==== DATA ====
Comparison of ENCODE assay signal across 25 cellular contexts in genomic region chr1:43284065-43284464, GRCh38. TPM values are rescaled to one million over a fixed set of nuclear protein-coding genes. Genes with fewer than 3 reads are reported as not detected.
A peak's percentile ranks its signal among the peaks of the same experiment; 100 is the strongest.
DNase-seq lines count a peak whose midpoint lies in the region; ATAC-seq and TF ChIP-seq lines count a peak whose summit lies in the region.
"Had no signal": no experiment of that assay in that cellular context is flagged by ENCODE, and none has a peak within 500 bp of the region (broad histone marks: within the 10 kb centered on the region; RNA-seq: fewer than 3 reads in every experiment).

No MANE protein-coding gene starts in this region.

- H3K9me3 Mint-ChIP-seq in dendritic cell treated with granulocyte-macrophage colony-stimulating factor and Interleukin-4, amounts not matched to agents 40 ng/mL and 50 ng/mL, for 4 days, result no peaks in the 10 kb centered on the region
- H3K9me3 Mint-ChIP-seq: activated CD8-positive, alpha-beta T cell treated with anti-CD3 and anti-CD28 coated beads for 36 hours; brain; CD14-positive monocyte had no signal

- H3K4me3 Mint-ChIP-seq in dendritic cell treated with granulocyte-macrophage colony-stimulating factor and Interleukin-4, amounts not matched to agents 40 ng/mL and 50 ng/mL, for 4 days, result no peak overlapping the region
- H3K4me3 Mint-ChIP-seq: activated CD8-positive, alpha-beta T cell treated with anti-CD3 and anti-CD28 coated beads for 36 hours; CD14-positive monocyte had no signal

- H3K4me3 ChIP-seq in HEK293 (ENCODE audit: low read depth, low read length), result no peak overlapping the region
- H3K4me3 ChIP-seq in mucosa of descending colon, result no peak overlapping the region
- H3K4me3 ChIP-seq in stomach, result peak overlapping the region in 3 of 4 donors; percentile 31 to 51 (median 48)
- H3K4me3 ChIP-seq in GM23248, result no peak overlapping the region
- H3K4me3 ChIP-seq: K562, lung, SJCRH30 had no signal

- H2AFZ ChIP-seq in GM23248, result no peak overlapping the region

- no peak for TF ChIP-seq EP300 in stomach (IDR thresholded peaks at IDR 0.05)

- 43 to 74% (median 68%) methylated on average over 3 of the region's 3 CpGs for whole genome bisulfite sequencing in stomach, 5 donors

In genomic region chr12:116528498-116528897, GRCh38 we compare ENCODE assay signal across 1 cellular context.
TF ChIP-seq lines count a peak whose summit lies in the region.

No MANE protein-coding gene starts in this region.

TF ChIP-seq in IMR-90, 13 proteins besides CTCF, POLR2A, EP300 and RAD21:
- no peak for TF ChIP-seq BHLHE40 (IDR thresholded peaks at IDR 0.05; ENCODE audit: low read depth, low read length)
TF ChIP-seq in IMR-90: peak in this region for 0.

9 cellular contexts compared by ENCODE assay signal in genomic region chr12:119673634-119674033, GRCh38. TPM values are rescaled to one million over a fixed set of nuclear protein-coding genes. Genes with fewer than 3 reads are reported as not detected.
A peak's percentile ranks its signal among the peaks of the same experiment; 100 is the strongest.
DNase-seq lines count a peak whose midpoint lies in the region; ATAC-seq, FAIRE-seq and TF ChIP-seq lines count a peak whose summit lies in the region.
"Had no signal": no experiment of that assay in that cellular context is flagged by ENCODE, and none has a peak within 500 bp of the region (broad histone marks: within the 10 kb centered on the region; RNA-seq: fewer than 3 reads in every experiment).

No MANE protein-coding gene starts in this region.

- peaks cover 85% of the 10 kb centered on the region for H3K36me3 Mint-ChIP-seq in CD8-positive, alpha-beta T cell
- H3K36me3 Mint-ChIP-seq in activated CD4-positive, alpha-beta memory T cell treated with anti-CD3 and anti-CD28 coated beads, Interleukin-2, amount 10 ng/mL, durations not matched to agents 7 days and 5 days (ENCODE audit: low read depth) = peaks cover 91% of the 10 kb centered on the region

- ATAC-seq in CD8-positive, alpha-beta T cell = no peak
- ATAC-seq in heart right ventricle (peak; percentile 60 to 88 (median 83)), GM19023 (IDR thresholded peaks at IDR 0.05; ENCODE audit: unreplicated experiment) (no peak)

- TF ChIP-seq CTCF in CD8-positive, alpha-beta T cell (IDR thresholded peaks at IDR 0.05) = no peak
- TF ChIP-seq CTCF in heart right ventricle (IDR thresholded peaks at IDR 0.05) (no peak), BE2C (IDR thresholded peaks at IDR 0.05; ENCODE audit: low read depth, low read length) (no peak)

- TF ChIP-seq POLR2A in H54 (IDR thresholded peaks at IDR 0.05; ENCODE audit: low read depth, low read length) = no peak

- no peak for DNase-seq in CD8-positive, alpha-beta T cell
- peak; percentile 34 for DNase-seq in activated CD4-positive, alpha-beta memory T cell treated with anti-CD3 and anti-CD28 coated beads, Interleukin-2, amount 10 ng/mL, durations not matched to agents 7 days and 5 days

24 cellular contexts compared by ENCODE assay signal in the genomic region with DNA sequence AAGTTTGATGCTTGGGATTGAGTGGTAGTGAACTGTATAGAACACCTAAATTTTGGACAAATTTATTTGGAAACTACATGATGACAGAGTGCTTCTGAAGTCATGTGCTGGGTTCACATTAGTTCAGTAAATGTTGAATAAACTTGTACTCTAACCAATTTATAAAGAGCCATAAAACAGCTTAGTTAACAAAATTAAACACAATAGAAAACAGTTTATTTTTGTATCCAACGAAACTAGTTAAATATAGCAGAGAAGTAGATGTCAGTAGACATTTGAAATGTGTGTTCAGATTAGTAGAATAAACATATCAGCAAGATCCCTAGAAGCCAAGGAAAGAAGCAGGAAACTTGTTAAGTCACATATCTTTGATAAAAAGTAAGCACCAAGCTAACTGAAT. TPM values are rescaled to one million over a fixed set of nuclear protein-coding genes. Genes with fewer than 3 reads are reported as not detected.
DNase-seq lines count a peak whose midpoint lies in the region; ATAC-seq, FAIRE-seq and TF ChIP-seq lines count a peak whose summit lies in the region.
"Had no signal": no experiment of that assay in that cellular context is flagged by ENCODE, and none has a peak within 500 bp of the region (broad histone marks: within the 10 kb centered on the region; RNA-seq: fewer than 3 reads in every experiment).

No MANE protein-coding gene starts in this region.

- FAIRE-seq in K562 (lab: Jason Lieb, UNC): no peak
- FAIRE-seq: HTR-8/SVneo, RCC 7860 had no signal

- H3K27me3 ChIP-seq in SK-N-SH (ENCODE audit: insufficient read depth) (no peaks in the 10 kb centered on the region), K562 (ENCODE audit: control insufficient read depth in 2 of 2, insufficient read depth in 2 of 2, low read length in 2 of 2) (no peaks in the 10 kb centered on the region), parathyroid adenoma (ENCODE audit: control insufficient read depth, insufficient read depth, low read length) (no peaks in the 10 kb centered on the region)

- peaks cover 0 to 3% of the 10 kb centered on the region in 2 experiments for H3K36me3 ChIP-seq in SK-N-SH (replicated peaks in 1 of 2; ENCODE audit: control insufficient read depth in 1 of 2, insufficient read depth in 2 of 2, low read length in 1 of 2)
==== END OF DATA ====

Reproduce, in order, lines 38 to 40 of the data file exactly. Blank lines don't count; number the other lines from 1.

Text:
24 cellular contexts compared by ENCODE assay signal in the genomic region with DNA sequence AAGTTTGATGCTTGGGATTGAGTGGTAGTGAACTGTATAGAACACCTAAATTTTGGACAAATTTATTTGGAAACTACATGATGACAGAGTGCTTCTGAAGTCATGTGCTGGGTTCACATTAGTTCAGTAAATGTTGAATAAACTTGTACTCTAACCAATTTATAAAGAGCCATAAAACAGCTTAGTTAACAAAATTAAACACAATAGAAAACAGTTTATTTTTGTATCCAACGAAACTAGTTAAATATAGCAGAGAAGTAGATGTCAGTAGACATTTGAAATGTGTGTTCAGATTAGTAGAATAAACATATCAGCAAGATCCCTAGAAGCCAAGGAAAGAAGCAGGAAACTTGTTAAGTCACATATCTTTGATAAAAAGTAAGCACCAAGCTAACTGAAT. TPM values are rescaled to one million over a fixed set of nuclear protein-coding genes. Genes with fewer than 3 reads are reported as not detected.
DNase-seq lines count a peak whose midpoint lies in the region; ATAC-seq, FAIRE-seq and TF ChIP-seq lines count a peak whose summit lies in the region.
"Had no signal": no experiment of that assay in that cellular context is flagged by ENCODE, and none has a peak within 500 bp of the region (broad histone marks: within the 10 kb centered on the region; RNA-seq: fewer than 3 reads in every experiment).